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Growth rate and lameness in replacement gilts

Does a high growth rate really increase the risk of osteochondrosis and lameness?

Friday 8 December 2017 (3 months 9 days ago)

The development of the future breeding sow during rearing is key to maximize performance and sow longevity. The incorporation of all the objectives that producers and veterinarians would like to meet during the rearing and quarantine period can be difficult in practice. As a whole, obtaining replacements —originated in many cases from other countries— fullfilling the age split needed —thus ensuring a correct skeletal development at the desired growth rate—, achieving immunity against the main agents present at the destination farm, and reaching a correct state of body reserves and weight at first service can be complex.

Replacement gitls represent, approximately, a 40-50% and, in recent years, the trend has been to exceed even 50% (BDPorc). 20% or more of the sows that start the production cycle do not reach a second farrowing (López-Serrano et al., 2000; Lucia et al., 2000); and leg weakness and lameness are the main reason for nulliparous culling (Engblom et al., 2008, Jense et al., 2010). In addition, it is known that lameness (10-15% on farm) is related to reproductive failure and reduces productivity (Heinonen et al., 2013). Lameness is also an important source of economic losses (25-180 USD per lame sow) (Deen et al., 2008; Schuttert, 2008).

The main cause of lameness in growing gilts are problems in the joint cartilage of non-infectious origin that are defined as osteochondrosis (Ytrehus, 2007). Nutrition, mechanical stress, genotype and growth rate are the factors that apparently influence the occurrence of osteochondrosis (Koning et al., 2014a, 2014b; Quinn et al. 2015.) The initial hypothesis is that there is a weight threshold in which developing bone and cartilage are weak and sensitive to joint injuries (Busch and Wachmann 2011). However, there is a wide controversy in the literature about whether a high growth rate actually increases the risk of osteochondrosis and lameness (Yetrehus et al., 2004, Tóth et al., 2016).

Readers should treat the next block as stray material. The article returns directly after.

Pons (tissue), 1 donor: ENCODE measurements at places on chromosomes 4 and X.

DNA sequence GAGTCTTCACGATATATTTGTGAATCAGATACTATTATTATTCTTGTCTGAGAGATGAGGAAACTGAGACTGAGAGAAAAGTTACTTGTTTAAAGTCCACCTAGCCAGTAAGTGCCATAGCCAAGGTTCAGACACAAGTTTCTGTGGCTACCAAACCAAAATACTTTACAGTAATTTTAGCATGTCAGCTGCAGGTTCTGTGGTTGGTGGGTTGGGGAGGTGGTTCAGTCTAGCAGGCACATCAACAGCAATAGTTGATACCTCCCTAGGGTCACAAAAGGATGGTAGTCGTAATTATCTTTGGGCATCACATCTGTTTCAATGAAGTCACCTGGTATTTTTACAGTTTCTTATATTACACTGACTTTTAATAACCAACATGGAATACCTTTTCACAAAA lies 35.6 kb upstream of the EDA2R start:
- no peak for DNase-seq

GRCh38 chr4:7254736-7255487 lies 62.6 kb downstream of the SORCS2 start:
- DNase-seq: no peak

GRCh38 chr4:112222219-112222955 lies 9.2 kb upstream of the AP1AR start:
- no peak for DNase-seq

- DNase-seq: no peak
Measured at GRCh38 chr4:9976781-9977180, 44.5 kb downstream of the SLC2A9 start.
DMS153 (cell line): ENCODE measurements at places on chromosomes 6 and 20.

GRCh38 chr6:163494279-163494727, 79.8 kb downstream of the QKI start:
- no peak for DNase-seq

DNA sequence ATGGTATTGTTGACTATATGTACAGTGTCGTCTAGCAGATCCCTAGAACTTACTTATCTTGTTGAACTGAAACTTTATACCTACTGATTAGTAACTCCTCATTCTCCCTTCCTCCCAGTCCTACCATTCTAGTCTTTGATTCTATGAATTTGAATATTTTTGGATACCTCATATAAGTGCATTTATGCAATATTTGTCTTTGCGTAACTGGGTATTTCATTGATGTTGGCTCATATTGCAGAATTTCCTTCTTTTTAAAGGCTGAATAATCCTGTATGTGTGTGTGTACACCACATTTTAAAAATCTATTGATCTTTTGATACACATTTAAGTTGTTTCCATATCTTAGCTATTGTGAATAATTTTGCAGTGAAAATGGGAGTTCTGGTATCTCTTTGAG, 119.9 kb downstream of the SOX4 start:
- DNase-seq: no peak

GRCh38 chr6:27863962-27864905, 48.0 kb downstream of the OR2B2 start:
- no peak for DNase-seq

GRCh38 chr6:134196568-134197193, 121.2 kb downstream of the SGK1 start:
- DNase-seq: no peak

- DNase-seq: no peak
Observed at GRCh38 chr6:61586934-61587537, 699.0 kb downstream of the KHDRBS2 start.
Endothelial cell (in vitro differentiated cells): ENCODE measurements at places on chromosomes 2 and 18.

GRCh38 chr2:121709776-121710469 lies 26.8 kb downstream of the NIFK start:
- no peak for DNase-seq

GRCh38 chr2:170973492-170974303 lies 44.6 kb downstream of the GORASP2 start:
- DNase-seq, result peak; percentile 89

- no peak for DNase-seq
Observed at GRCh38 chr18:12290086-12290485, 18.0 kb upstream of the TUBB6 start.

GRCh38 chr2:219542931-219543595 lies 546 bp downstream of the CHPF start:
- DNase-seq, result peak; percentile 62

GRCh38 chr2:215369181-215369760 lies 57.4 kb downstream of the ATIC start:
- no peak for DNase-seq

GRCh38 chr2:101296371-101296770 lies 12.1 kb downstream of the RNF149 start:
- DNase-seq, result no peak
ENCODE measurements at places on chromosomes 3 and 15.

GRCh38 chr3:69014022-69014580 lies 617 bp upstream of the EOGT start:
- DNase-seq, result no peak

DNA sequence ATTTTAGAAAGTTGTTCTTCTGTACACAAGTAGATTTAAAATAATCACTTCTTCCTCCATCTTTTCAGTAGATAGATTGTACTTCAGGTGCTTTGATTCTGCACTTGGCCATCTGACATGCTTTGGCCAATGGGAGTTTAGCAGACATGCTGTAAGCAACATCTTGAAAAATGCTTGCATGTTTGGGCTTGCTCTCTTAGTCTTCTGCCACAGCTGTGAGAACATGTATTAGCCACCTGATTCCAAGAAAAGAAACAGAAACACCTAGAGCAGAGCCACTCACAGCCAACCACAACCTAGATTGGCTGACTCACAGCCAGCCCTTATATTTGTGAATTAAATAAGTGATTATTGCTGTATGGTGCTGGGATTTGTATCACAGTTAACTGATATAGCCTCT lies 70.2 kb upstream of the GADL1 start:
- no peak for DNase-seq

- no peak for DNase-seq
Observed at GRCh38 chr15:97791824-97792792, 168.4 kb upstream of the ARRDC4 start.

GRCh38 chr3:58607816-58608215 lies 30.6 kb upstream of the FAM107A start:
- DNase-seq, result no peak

An observational study assessed the occurrence of lameness of non-infectious origin in growing gilts. A total of 600 gilts (Landrace × Yorkshire) between 57 and 106 days of age and 25.6 ± 8.6 kg of body weight (WP) were monitored for a rearing period of 20 weeks. The young gilts were distributed in age groups of 10 animals per pen of about the same weight. They were fed ad libitum and in three phases (of 14, 70 and 52 days) (ME: 2950, ​​2850, 2750 kcal / kg, respectively) based on corn, wheat, barley and soybean. A commercial breeder rearing premix was used. The gilts were individually weighed and their walking action and lameness presence evaluated on seven occasions (Table 1). The evolution of their live weight (LW) and total average daily gain (ADG) was assessed and compared to the one calculated from the LW intervals before and after the detection of lameness. A logistic regression was also used to study LW at the timepoint when lameness was detected according to age.